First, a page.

Recruiting Metrics Guide

Recruiting practices are becoming more complex to HR managers nowadays. Therefore, any data-driven recruitment and hiring need to include recruiting metrics to measure recruitment performance. This is one of the HR strategies that has proven successful in many organizations. That is why this guide elaborates more about recruitment metrics so that you can understand how it works before implementing it in your organization.  

A Complete Guide to Recruiting Metrics

The hiring process can be high in cost and take up company resources. There are specific steps that an organization can take to optimize their hiring process. One excellent option is to make use of corporate recruiting metrics to narrow the search for the best candidates. By definition, recruiting metrics can offer insights that quantify the effectiveness of the recruiting process for an organization. Metrics allow for the hiring process to be much more data-driven for better decision making. Hiring metrics allow for assessments to be done, based on critical attributes that potential candidates are supposed to have.

Types of Recruiting Metrics

Recruiting metrics should be used as a decision-making tool. This is because, with the right candidate in place, any organization will enjoy a massive return on investment. Here are some of the data you can expect from recruitment metrics.
  1. Time to fill – This calculates the first step of recruitment, which is the time to find a new candidate for hiring them.
  2. Time to hire – This calculates how long the hiring process is, from approaching a potential candidate to giving the final employment contract.
  3. Cost per hire – A calculation of the total cost of recruitment for each individual. This focuses on all expenses, including the charges from recruiters, interviews, and working hours during the process.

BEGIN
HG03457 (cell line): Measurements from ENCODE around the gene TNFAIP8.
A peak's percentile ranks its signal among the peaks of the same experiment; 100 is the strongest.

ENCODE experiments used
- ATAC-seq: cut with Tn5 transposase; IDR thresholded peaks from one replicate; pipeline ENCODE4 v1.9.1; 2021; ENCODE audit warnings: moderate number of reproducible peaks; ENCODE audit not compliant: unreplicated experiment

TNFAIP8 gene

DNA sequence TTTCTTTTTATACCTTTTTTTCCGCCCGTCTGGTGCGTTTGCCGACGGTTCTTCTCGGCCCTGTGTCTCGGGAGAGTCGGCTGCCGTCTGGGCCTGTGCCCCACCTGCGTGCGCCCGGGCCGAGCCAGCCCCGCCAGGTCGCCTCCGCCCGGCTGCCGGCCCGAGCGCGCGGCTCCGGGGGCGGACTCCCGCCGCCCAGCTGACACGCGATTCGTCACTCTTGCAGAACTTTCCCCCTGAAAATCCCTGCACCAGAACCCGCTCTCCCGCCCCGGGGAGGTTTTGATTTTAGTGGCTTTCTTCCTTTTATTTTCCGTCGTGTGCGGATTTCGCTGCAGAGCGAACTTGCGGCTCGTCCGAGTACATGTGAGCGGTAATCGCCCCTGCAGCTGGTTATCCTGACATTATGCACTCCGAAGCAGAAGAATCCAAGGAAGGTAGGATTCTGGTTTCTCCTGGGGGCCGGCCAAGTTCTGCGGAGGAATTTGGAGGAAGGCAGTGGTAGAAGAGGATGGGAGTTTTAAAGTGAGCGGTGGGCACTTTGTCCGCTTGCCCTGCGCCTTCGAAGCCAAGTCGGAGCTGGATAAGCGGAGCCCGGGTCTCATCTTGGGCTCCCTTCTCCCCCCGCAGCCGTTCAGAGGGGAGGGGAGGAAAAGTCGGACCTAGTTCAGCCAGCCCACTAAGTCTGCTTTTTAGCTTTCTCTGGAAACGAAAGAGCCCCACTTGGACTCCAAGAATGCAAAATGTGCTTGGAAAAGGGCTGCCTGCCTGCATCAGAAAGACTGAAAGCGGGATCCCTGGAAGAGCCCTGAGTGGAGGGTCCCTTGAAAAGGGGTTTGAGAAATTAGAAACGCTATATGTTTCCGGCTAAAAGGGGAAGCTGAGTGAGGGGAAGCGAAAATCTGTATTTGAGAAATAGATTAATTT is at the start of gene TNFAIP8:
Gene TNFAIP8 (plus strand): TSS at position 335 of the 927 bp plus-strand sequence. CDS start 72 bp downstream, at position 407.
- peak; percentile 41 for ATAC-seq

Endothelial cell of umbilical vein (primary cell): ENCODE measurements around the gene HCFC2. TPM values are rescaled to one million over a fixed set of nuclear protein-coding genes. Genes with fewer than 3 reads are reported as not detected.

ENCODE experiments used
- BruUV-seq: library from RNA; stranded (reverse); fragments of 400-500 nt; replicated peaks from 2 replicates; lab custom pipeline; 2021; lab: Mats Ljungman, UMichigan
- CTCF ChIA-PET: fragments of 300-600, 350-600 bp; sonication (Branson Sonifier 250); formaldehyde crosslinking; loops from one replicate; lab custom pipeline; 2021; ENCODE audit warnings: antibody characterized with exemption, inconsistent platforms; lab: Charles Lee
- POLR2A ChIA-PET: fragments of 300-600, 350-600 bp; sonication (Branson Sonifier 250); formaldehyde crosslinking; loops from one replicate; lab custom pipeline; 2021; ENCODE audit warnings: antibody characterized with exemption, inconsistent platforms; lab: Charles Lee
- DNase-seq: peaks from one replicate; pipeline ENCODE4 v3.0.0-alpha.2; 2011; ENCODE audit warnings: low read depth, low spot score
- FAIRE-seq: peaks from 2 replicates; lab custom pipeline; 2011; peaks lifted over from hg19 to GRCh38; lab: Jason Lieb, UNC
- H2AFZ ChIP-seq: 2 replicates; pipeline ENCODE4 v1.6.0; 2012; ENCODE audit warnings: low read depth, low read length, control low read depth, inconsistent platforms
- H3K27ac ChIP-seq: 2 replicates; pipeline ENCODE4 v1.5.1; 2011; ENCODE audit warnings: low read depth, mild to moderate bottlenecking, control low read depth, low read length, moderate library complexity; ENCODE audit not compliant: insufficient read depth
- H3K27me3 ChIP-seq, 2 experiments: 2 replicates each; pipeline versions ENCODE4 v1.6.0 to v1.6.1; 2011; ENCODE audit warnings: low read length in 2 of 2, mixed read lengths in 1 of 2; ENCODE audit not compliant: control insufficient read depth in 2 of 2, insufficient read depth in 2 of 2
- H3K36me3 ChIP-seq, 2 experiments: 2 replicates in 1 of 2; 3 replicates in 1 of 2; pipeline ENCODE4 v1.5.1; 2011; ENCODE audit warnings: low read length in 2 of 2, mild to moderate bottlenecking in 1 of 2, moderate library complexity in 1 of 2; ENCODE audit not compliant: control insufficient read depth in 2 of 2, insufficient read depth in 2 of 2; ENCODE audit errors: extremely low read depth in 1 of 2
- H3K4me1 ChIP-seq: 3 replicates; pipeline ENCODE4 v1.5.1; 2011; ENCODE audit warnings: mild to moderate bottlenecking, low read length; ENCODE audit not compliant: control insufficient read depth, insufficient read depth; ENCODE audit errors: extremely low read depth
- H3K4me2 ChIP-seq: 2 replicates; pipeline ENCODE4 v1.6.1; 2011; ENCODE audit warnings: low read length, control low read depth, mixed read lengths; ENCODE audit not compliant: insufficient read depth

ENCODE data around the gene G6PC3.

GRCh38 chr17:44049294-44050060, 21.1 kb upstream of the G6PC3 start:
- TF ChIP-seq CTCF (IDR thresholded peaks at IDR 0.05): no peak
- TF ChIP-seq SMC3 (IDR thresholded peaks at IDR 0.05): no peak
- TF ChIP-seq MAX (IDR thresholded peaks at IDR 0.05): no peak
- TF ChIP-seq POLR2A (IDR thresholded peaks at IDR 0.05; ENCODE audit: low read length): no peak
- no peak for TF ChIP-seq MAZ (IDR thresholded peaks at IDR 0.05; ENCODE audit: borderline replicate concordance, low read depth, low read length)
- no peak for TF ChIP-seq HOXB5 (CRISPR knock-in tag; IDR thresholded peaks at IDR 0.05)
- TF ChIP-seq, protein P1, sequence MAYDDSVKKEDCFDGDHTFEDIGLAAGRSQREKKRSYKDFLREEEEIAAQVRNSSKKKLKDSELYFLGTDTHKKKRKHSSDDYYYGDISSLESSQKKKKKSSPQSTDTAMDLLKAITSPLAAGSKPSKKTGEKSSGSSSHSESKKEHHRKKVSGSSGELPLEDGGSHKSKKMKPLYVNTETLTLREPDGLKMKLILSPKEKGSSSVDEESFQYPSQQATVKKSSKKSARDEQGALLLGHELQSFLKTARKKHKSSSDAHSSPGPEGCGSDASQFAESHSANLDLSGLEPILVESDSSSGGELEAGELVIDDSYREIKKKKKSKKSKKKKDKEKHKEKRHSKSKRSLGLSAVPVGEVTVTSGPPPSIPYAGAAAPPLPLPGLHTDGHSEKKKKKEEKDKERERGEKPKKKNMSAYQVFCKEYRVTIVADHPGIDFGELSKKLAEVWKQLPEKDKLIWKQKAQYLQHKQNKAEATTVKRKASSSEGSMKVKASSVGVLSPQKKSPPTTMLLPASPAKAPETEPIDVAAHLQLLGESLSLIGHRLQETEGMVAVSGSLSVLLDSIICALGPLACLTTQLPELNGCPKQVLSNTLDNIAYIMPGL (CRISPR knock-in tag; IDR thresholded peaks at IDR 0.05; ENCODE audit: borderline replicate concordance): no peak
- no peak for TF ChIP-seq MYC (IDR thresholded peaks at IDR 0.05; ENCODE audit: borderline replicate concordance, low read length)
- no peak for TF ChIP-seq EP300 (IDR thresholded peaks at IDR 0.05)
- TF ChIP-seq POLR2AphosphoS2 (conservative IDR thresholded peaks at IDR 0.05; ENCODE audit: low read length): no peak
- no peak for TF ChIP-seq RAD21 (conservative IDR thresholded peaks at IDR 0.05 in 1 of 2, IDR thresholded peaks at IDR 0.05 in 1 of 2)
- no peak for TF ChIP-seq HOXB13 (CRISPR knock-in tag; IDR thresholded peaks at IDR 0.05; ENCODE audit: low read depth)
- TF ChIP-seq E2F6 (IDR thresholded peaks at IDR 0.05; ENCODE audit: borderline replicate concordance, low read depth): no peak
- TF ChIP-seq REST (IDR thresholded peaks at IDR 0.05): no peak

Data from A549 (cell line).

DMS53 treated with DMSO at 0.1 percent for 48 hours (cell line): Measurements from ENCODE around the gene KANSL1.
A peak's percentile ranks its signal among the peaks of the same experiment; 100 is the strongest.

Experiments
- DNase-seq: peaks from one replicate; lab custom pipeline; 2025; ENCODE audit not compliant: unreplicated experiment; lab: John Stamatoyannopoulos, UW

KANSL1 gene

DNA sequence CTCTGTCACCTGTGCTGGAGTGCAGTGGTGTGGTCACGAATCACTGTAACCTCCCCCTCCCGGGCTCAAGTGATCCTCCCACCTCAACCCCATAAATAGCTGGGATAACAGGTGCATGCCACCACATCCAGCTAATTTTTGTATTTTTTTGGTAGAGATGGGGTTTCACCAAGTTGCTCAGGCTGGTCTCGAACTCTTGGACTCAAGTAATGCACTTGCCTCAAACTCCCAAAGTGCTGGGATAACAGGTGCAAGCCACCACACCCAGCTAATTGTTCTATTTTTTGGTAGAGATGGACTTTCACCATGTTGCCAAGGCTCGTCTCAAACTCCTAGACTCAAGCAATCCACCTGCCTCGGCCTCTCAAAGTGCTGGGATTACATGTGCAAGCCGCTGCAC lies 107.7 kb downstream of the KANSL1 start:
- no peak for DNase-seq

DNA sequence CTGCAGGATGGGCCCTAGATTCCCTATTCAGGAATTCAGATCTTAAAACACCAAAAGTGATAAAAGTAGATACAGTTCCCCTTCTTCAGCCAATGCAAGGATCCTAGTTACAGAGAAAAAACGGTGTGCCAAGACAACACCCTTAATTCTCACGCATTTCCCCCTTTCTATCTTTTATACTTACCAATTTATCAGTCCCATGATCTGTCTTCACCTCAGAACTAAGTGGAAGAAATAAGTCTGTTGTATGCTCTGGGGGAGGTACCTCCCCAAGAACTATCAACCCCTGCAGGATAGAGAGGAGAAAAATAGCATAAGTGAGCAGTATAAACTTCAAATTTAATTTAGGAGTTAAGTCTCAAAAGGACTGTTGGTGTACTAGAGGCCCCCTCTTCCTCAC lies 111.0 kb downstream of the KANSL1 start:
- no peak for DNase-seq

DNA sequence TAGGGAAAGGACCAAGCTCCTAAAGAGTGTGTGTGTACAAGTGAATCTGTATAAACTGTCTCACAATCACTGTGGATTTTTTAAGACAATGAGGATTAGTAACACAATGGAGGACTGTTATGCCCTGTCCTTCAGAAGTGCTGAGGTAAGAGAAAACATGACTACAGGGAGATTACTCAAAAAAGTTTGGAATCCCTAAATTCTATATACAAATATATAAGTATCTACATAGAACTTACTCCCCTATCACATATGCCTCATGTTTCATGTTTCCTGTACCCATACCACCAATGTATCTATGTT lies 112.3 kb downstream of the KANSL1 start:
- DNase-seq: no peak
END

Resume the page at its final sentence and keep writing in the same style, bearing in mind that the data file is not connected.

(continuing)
4. Conversion rates – This metric gives an idea of how many people are given offers, and how many choose to take up their job offers.
  5. Business outcomes – Evaluating the results that applicants have delivered while holding other positions. This helps in the identification of high performers.
  6. Quality of hire – This metric can be used once an individual is hired, seeking to measure their performance over a defined period. This allows recruiters to measure success following the recruitment process.
  7. Job satisfaction – This metric is vital for recruiters who are seeking staff repeatedly for the same clients. It indicates whether previous hires have job satisfaction, with positions meeting expectations. Reports revealing low job satisfaction can be used to improve company processes and strengthen the organization for the better.

How are recruitment metrics calculated?

Metrics allow an organization to understand what is working or where improvement may be necessary for the recruitment process. Metrics are calculated using percentages as these are easy to interpret. Here is an example of a standard recruiting metric to track potential candidates. Source of hire – This provides the recruiter with information on where candidates heard of the available position. Options that may appear in the results include employee referrals, job boards, internal adverts, and more. It may be written as follows: - 40% - Job board 25% - Internal advert 22% - Employee referral 13% - Recruitment Agency  When you choose to optimize your recruiting metrics, managing budgets, and making sound decisions becomes much more manageable. Focusing on the metrics that offer the highest opportunities will shorten the recruitment process. Also, it will lead to the best results for long term benefits to the organization.